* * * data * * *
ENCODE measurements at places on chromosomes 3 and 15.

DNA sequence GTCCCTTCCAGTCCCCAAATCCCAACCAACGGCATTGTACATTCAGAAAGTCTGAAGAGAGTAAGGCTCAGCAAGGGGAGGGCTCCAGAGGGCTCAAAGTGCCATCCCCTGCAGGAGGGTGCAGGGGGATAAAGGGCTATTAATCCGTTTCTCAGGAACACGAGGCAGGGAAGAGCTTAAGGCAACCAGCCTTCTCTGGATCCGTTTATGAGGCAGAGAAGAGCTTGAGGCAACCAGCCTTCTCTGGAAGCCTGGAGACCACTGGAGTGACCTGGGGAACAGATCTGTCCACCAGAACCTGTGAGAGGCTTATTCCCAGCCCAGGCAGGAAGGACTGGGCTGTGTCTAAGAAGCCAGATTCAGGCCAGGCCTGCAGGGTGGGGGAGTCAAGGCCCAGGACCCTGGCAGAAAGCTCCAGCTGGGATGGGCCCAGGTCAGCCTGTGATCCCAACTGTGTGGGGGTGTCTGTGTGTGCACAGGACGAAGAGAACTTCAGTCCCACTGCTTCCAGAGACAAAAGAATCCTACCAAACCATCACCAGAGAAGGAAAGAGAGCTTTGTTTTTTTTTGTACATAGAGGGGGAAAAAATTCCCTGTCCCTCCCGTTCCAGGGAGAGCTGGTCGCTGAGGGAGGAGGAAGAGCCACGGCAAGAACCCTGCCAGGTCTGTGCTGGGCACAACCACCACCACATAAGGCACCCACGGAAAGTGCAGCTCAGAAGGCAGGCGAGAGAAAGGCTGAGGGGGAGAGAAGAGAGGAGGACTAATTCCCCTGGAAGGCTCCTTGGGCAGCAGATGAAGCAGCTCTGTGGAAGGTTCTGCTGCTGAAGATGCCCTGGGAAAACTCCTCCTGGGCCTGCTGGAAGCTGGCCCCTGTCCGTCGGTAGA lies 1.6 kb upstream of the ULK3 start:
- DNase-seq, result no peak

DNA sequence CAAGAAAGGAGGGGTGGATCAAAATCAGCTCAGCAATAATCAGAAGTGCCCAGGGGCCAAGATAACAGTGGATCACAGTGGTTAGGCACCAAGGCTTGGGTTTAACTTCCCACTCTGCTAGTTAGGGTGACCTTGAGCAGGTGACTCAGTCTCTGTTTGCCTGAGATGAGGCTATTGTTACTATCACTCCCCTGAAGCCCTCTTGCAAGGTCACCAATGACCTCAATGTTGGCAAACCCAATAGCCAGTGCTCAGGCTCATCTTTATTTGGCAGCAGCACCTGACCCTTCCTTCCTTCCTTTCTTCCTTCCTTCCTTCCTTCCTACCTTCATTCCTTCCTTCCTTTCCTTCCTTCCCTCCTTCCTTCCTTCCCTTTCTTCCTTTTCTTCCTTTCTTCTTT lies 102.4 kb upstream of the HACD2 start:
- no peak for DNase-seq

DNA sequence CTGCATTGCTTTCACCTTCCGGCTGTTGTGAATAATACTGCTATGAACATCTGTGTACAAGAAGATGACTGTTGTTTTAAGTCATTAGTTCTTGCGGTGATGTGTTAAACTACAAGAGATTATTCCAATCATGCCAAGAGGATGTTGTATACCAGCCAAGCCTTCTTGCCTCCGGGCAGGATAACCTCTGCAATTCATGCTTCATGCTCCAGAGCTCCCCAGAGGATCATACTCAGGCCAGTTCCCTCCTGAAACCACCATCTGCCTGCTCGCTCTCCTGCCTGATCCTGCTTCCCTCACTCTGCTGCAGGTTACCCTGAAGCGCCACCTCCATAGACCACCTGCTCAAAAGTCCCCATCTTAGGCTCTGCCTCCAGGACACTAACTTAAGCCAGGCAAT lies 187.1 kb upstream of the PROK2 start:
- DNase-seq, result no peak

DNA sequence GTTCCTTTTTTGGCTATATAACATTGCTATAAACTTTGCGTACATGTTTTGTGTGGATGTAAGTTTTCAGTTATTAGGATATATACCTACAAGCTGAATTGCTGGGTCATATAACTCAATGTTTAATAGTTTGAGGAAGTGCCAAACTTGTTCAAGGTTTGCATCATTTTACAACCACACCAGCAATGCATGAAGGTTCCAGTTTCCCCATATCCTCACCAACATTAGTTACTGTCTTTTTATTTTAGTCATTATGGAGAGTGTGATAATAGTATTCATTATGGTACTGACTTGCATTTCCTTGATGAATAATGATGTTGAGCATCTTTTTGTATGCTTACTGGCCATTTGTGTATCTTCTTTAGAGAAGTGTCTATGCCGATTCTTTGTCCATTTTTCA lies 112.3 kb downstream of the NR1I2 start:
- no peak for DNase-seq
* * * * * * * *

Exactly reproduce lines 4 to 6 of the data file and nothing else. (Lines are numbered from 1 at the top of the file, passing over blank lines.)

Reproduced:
DNA sequence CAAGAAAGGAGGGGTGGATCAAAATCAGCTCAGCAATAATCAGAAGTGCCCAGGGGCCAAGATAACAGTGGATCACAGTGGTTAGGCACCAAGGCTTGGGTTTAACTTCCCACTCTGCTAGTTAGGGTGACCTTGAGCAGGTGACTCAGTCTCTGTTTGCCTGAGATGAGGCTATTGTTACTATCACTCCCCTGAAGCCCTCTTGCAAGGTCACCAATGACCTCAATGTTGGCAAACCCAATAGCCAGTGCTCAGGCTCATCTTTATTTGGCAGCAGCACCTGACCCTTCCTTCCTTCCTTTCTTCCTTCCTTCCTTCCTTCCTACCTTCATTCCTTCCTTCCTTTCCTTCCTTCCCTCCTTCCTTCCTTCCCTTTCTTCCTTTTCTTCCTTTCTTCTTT lies 102.4 kb upstream of the HACD2 start:
- no peak for DNase-seq

DNA sequence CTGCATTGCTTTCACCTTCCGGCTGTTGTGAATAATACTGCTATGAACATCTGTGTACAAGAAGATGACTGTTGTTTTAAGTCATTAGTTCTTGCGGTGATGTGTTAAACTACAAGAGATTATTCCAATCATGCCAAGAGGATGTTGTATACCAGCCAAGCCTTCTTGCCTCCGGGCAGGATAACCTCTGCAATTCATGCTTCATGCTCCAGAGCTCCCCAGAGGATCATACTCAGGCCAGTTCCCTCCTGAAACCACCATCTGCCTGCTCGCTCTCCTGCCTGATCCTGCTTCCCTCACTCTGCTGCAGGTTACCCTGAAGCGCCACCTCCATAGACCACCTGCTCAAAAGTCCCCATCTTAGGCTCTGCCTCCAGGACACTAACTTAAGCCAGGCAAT lies 187.1 kb upstream of the PROK2 start: